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Big Australia

Nick Bryant | 10:46 UK time, Friday, 23 October 2009

Driving across the Nullabor Plain this week, I was struck, as ever on journeys through the outback, of the vast Australian emptiness - a sparseness of human life which is explained, of course, by a statistical gap. This is the world's sixth largest country in terms of acreage, but only the 52nd in terms of population - 22,026,000 according to the Australian Bureau of Statistics, and rising fast.

Over the next four decades, the population is expected to rise to 35 million - a 60% increase. Kevin Rudd said this week he welcomes a "Big Australia", despite publicly voiced concerns from the country's most high-profile civil servant, Treasury Secretary Ken Henry, who said it would "test the limits of sustainability". Handled correctly, said Henry, Australia could look forward to a "period of unprecedented prosperity" - a golden era - but he's clearly worried about a fast-paced population surge.

Given that much of the growth will come from immigration, the subject obviously touches on racial attitudes, the topic of the last three blogs. But I want to shift the focus of debate to the issue of sustainability, and whether the Australian people are quite as enthusiastic about a "Big Australia" as the prime minister.

Perhaps it is worth imagining what a Big Australia would look like. Melbourne's population would almost double for a start, rising to over 7 million. An extra 4.5 million people would end up living on the coastal strip between Sydney and Brisbane. On the urban fringes of major cities, the creep of cul-de-sacs would become a headlong rush. Chronic water shortages are already a fact of life across the country, so Australians would presumably have to get over their aversion to drinking recycled water and step up the construction of desalination plants, which are always controversial.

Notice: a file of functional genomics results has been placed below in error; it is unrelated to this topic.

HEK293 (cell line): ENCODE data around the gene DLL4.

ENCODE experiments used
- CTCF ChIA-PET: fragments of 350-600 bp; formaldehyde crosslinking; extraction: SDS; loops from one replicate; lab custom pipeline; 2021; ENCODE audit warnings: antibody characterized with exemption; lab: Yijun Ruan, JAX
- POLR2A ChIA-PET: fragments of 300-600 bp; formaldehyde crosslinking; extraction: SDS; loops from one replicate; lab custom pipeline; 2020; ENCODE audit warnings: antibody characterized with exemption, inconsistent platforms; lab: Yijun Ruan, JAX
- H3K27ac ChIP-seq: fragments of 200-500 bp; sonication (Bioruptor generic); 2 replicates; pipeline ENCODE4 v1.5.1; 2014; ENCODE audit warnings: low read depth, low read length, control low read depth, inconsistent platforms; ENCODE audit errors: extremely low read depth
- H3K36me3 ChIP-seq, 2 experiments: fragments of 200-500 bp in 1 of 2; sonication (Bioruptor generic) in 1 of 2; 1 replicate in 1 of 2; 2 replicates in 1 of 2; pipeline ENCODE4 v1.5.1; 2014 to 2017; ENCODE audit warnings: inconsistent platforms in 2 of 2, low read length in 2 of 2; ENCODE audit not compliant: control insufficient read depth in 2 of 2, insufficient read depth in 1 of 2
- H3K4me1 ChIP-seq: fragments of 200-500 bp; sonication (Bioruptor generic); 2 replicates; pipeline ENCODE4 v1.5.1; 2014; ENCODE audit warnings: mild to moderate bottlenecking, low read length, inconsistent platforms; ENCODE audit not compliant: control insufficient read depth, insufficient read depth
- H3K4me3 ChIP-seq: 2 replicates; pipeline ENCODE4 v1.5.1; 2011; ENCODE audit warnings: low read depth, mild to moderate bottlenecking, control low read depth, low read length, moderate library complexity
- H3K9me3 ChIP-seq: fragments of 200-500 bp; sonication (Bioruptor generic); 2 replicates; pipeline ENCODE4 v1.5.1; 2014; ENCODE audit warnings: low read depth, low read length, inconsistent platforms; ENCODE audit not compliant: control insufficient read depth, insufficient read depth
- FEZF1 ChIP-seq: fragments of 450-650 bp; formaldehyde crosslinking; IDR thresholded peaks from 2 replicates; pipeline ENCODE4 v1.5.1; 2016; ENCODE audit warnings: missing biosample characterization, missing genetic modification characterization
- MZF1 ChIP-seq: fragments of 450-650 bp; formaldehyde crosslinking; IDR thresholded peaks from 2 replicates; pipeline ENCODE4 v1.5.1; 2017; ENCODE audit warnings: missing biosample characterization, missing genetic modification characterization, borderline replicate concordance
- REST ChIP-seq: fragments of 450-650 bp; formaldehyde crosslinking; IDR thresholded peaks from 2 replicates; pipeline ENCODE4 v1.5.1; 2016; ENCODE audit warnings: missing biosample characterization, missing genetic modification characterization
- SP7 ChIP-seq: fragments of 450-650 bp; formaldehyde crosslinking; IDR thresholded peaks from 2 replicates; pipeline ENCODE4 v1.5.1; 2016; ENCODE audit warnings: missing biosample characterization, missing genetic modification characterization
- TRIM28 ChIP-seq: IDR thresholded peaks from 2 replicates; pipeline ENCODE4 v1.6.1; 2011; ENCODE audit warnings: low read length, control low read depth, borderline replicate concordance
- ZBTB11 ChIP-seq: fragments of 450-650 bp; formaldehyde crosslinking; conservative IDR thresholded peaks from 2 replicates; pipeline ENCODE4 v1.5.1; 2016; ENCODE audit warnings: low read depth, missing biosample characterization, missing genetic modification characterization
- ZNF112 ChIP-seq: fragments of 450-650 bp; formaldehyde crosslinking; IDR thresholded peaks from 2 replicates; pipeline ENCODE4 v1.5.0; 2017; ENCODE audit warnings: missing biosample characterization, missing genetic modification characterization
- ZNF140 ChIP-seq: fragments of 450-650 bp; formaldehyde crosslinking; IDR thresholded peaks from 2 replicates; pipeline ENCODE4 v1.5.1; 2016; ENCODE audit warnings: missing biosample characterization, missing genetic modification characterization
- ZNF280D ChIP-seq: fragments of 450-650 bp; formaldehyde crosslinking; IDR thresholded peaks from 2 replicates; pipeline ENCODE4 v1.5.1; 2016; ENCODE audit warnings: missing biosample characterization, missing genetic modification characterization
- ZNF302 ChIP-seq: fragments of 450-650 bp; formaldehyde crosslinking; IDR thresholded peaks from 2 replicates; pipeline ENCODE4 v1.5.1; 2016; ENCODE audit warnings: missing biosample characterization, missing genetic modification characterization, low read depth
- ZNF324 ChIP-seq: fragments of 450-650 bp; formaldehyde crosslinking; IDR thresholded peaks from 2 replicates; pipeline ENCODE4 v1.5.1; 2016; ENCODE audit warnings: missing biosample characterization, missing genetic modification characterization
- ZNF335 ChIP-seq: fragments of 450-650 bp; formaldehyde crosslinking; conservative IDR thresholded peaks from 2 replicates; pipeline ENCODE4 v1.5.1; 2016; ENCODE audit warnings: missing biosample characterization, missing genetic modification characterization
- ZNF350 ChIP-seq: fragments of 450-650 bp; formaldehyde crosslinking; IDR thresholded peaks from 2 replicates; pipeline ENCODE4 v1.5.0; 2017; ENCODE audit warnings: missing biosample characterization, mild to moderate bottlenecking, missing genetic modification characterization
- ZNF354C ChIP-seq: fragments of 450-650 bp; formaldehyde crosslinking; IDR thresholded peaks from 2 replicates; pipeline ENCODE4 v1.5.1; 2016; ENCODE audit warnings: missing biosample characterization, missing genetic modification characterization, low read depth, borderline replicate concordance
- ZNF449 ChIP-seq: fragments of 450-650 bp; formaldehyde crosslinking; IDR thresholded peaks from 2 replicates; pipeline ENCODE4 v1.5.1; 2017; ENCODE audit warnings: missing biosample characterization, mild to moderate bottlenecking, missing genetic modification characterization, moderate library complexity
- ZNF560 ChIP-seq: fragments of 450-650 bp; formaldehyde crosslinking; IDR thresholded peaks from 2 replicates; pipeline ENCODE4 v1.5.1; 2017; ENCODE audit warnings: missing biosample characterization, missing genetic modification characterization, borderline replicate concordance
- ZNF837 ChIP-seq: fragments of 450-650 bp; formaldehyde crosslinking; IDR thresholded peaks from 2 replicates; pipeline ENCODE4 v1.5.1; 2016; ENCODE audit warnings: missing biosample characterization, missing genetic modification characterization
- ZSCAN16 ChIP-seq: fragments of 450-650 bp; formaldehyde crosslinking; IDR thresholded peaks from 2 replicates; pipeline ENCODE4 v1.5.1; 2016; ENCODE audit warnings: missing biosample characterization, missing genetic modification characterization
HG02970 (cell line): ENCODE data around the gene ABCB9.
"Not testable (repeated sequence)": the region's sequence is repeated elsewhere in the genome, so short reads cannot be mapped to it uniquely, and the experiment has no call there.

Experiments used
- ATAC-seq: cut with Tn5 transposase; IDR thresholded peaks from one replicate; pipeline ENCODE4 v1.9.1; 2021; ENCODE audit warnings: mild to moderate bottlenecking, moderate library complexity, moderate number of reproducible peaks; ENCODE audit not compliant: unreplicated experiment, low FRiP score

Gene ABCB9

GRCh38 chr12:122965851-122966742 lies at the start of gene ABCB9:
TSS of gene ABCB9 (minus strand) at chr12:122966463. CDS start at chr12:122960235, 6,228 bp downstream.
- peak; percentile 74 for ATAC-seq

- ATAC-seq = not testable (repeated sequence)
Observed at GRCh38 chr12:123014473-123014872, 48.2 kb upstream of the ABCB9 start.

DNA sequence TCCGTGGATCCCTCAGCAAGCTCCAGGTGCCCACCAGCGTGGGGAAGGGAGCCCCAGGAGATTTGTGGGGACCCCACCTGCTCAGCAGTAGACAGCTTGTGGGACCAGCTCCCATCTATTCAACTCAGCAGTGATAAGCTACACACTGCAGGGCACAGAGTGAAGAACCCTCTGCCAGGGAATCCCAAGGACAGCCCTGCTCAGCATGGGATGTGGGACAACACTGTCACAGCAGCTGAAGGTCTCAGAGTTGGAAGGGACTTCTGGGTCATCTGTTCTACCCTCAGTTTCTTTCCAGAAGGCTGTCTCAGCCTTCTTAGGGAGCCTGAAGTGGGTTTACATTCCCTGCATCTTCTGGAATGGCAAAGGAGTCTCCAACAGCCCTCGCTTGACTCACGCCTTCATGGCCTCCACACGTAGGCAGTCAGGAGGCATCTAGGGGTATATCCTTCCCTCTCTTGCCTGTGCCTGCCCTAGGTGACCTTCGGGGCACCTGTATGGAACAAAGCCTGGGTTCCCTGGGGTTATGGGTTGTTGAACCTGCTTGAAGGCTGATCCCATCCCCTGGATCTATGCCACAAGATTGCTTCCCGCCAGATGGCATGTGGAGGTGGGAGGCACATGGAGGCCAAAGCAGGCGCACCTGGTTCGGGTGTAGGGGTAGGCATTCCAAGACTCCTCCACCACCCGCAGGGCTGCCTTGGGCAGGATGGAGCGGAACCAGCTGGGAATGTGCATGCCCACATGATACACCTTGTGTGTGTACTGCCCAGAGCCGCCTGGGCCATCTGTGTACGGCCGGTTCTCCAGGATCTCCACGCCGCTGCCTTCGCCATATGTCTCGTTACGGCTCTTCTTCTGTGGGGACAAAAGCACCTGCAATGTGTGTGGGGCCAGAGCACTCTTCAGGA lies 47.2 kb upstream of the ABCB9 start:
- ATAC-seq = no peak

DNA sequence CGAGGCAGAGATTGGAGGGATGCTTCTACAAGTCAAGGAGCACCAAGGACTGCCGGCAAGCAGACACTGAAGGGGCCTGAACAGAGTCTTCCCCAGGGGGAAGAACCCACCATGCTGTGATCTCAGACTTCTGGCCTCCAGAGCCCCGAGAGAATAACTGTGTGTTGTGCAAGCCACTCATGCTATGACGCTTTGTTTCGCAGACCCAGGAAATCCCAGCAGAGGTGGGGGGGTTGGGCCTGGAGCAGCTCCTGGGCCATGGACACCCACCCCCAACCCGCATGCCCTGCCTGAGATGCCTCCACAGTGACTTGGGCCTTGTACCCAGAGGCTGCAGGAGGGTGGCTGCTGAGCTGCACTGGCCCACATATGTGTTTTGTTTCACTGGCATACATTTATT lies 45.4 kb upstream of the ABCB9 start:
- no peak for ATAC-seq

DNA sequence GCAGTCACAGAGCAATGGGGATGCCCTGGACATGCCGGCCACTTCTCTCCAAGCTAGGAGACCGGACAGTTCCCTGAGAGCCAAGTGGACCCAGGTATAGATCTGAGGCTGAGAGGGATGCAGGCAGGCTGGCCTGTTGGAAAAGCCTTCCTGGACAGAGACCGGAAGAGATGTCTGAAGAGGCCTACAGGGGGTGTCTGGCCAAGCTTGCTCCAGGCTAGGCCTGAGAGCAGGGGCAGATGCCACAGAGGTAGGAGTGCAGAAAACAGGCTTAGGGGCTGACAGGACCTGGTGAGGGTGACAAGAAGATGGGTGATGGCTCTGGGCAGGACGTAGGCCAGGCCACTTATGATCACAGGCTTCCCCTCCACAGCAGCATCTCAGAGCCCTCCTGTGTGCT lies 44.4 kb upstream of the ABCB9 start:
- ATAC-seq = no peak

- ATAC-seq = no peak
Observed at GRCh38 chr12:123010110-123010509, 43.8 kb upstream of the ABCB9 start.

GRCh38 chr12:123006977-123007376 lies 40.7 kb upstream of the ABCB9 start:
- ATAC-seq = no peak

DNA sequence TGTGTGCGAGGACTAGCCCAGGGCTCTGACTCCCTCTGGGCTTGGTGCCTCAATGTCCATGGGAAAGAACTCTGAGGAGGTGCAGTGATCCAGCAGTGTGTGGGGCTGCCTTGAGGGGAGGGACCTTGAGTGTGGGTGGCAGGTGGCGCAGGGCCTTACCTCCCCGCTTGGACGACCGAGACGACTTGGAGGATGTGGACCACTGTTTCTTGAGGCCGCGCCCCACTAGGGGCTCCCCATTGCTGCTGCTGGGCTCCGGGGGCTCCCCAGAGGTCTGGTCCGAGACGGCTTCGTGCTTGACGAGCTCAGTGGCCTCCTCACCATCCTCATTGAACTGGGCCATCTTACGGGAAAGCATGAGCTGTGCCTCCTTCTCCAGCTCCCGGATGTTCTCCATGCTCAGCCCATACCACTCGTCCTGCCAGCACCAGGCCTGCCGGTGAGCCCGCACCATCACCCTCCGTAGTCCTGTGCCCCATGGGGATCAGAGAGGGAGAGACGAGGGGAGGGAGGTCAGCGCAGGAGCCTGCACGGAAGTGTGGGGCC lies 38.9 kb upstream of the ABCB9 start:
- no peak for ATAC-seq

The Sunshine Coast in Queensland already has a 'No Growth' policy, since it reckons it has reached a saturation point. The Gold Coast, which has been Australia's fastest growing region, suffers from an infrastructure lag - the accident and emergency department at the Gold Coast hospital, for example, is said to be the busiest and most overburdened in the country. It was not designed to serve such a large local population.

Sydney already suffers from major road and rail problems, and is becoming a sprawling metropolis. One of the more remarkable facts about the city is that its geographic centre is at the Olympic Stadium in a place called Homebush, which is almost an hour's drive from the beach.

Kevin Rudd favours a population boost because he thinks it is good for national security and, presumably, national prestige - especially when some European countries are heading in the opposite direction. Rudd clearly wants Australia to have an enhanced diplomatic role, regionally and globally. A "Big Australia" would mean that its diplomatc punch would be more commensurate with its size.

Australia is the most sparsely populated developed nation in the world, with only 2.9 people per square kilometre. Certainly, there is enough space, but are there enough resources?

PS One of the many joys of getting out into the outback and bush is that you are exposed to a very different news agenda from the Sydney-Canberra-Melbourne axis. So I particularly enjoyed the "Zap me with a Taser pleads politician" story from South Australia. The state Liberal leader Isobel Redmond said she wanted to be zapped to make the case for putting tasers in the hands of the South Australian police. "I have had three babies," Ms Redmond said. "I can tell you, five seconds of excruciating pain is more than bearable if you've had three babies. But I wouldn't want to do it on a full stomach or a full bladder."


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